Call Before U Cut

Landowners urged to check with forester before harvesting timber

When John Kehn drives down the road, he tends to take a look at the trees along the way — not in the same manner a layman would, but from the perspective of a forester. 

As miles and miles of unmanaged woodlands pass by his window, Kehn sees an opportunity for agriculture.  

“Forestry is just gardening on a big scale,” he said. 

John Kehn, District 3 manager in ODNR’s Division of Forestry, explains how a timber harvest can not only be profitable for a landowner but can be good for tree growth and wildlife.

After years of working on forging partnerships with metroparks, municipalities, cities and arboretums, Kehn, who is the District 3 manager in the ODNR’s Division of Forestry, and Brad Perkins, executive director of the Ohio Forestry Association, recently gave a tour of newly cut woodlands at one of the parks. 

“For years (conventional wisdom) was ‘Let it go,’” said Perkins, noting just letting nature take care of itself isn’t always for the best when it comes to forest management.

Growth of non-native plants, as well as accounting for the types of trees that are growing in one area, makes “letting it go” a risky proposition. All partners at the park eventually agreed to conduct managed harvests, with the help of foresters, to research what a good, well-managed cut would do for the health of the woods.

Kehn said a tree’s size, growth rate and crown health are all affected by the nearby competing trees and the amount of sunlight they receive, just like any other plant.

“Some species need more and some less,” Kehn said. “Knowing what you need, which trees to cut and when to cut are essential to a healthy, productive woodland.”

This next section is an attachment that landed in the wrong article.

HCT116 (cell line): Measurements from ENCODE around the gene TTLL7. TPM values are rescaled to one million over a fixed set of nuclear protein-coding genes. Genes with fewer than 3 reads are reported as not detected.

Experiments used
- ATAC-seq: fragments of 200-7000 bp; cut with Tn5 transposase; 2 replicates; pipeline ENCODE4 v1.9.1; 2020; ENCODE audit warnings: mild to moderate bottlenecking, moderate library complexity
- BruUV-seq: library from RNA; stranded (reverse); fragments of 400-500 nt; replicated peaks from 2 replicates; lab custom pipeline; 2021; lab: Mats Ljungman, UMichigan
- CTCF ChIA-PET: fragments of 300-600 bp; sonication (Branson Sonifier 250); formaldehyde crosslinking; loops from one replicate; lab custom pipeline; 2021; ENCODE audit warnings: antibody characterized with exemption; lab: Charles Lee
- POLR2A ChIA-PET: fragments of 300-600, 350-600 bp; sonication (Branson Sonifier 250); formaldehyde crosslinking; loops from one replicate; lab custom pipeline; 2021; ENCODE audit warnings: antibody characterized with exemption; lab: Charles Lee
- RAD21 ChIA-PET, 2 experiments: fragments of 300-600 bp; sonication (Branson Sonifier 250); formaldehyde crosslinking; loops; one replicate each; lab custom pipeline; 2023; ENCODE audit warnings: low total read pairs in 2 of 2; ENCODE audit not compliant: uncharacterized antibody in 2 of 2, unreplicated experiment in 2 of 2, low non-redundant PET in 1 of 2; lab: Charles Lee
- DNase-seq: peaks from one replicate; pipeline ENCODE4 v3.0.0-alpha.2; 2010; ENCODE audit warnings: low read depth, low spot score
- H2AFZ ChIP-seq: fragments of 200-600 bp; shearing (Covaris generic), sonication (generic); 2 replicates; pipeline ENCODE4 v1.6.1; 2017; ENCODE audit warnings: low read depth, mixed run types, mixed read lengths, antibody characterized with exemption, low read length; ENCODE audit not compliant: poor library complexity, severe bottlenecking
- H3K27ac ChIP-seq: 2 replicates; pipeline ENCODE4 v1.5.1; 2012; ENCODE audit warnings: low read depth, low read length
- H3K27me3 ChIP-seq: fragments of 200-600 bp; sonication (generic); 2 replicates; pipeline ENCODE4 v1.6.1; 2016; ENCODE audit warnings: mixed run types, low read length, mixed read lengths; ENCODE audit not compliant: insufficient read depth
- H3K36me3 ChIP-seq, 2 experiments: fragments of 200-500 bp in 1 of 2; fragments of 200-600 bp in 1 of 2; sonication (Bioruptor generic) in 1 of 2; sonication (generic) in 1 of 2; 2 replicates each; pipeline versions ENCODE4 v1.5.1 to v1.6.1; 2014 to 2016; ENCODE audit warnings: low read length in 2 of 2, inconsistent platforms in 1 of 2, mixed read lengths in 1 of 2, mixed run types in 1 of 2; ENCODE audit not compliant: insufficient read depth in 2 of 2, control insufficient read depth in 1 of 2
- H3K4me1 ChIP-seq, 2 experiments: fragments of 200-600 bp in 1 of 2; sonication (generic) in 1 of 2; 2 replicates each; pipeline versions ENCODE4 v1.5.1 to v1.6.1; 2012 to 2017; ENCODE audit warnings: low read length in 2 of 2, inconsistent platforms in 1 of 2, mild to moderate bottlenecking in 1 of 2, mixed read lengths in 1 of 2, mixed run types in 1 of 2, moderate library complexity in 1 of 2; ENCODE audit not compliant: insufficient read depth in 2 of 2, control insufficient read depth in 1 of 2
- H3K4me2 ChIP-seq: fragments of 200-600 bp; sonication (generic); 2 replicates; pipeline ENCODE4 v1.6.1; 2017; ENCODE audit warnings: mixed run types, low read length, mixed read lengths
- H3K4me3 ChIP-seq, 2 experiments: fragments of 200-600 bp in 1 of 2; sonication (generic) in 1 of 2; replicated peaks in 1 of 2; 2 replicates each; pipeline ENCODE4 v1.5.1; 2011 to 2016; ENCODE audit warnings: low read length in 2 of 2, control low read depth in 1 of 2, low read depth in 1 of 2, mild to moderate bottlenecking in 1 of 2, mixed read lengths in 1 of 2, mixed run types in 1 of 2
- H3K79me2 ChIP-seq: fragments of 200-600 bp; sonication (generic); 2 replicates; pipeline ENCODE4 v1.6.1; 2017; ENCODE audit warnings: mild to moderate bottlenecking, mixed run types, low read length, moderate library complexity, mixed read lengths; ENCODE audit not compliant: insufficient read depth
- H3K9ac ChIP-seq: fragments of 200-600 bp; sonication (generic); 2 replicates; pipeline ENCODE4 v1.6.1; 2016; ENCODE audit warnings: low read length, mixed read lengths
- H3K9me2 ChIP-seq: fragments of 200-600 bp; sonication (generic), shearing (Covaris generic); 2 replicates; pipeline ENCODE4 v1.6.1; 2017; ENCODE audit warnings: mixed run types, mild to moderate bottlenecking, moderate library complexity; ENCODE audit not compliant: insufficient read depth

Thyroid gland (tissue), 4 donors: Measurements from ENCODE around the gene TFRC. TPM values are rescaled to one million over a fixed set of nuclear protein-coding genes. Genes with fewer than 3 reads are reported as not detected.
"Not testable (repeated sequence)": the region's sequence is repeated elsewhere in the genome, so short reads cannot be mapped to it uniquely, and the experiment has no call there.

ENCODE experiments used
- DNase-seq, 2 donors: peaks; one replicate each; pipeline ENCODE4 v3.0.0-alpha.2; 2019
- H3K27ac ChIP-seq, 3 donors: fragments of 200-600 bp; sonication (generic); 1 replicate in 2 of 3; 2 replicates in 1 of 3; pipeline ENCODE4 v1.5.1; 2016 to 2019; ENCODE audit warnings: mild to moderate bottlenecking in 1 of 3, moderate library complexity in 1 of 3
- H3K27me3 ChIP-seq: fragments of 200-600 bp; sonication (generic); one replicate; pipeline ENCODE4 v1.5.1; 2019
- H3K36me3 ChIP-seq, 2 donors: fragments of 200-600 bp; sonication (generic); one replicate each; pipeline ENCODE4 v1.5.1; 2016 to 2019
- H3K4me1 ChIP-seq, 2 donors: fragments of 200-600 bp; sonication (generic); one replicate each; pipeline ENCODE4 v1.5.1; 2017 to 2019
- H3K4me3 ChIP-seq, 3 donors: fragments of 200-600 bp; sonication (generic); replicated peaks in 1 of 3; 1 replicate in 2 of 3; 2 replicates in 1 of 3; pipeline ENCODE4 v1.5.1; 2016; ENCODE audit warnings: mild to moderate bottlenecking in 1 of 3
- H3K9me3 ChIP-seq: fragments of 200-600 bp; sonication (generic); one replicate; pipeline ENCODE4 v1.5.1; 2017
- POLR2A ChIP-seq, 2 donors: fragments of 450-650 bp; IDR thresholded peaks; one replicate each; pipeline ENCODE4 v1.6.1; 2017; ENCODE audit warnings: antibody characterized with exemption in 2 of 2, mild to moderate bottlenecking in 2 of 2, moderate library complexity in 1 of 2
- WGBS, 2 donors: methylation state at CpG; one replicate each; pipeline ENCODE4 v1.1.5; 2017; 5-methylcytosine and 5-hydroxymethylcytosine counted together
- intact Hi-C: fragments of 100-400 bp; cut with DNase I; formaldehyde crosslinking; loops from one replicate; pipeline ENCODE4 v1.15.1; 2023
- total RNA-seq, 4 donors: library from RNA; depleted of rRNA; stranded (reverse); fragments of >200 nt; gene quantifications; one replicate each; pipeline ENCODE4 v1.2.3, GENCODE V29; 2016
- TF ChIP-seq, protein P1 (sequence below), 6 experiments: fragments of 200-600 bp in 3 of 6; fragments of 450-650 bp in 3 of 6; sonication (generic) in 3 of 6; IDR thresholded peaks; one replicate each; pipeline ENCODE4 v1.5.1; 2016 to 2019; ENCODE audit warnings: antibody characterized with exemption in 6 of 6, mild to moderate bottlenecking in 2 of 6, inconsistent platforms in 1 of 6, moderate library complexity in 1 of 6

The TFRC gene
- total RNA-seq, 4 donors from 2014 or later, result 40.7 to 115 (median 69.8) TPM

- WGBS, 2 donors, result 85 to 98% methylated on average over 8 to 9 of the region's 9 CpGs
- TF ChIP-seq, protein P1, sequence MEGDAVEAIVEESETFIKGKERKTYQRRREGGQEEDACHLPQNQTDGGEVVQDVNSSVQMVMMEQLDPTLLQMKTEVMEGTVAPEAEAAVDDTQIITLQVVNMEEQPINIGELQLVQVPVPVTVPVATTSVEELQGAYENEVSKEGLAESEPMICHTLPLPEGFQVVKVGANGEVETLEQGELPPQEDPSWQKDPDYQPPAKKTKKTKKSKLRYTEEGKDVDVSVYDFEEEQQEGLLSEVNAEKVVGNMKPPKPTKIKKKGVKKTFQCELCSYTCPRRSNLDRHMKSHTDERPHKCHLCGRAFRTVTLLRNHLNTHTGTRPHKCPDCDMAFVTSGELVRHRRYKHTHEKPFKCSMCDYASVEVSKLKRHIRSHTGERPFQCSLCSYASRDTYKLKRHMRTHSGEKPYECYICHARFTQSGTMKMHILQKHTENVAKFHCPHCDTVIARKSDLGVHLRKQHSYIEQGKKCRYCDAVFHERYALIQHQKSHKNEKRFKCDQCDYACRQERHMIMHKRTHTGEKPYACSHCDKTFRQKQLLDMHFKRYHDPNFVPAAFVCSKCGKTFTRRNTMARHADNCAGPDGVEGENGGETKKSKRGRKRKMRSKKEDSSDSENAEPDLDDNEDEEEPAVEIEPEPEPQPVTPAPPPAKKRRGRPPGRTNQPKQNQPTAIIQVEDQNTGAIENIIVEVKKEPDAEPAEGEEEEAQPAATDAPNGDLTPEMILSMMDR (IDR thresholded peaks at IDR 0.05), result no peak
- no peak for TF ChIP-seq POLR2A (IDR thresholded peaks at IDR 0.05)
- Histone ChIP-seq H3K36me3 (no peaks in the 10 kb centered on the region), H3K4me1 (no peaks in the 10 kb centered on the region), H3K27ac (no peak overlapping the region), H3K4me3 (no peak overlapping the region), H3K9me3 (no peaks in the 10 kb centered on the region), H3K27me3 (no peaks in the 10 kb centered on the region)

Not only will managed harvests give remaining timber a better chance to flourish and be healthy, it also helps diversify wildlife habitat, improve aesthetics and improve the overall environment by retaining healthy, vigorous trees that filter and store water and clean the air, Kehn said. 

The Division of Forestry is housed in the Ohio Department of Natural Resources, and timber harvesting makes a substantial contribution to the overall agricultural economy in Ohio, according to Kehn. Tariffs have impacted the lumber industry lately, but Ohio trees remain in high demand. When, what and how to harvest are questions many landowners don’t know how to answer. Many also don’t know how to manage or cultivate the potential their woods have, Kehn said, and some people are taking advantage of that naivete. 

What can go wrong

One landowner in Portage County, Joe Diliberto, had tears in his eyes when he talked about what happened to his once picturesque property. A company came in and offered him a contract to harvest his woodlands. He wasn’t able to contact a forester before he signed it. He immediately regretted doing so, but the deal was done. The company brought in a portable mill, which is something Kehn said he’s never seen before coming to northeast Ohio from the central part of the state, and they started cutting. 

What they left behind was a mess Diliberto said two years later “he is still trying to clean up,” and heartbreak that his once beautiful property would never be the same again.

“This is a common story in this part of the state,” Kehn said. 

Call Before You Cut program

That’s one of the reasons ODNR is pushing the Call Before You Cut program. State service foresters, and many private foresters, will offer a consultation for free to a landowner who is thinking about harvesting their timber and possibly has been approached by a company to do so. Many companies are legitimate, but some are not. The good operators are being undermined and their reputation devalued by those who aren’t.

“People are being taken advantage of,” Kehn said. Call Before You Cut hopes to curb the number of people who sign a timber contract before they have all the facts about both their own woodlands and the timber economy in general.

Cutline

Above, a timber harvest in northeast Ohio did not go well for the landowner. Left behind by a contractor was a large pile of sawdust, wood waste and a decimated forest. The Ohio Department of Natural Resources forestry division is encouraging landowners to call it before signing any contracts for a timber harvest and sale. Visit callb4ucut.com/ohio or call 877-424-8288 for more information. 

John Kehn, District 3 manager in ODNR’s Division of Forestry, explains how a timber harvest can not only be profitable for a landowner, but can be good for tree growth and wildlife.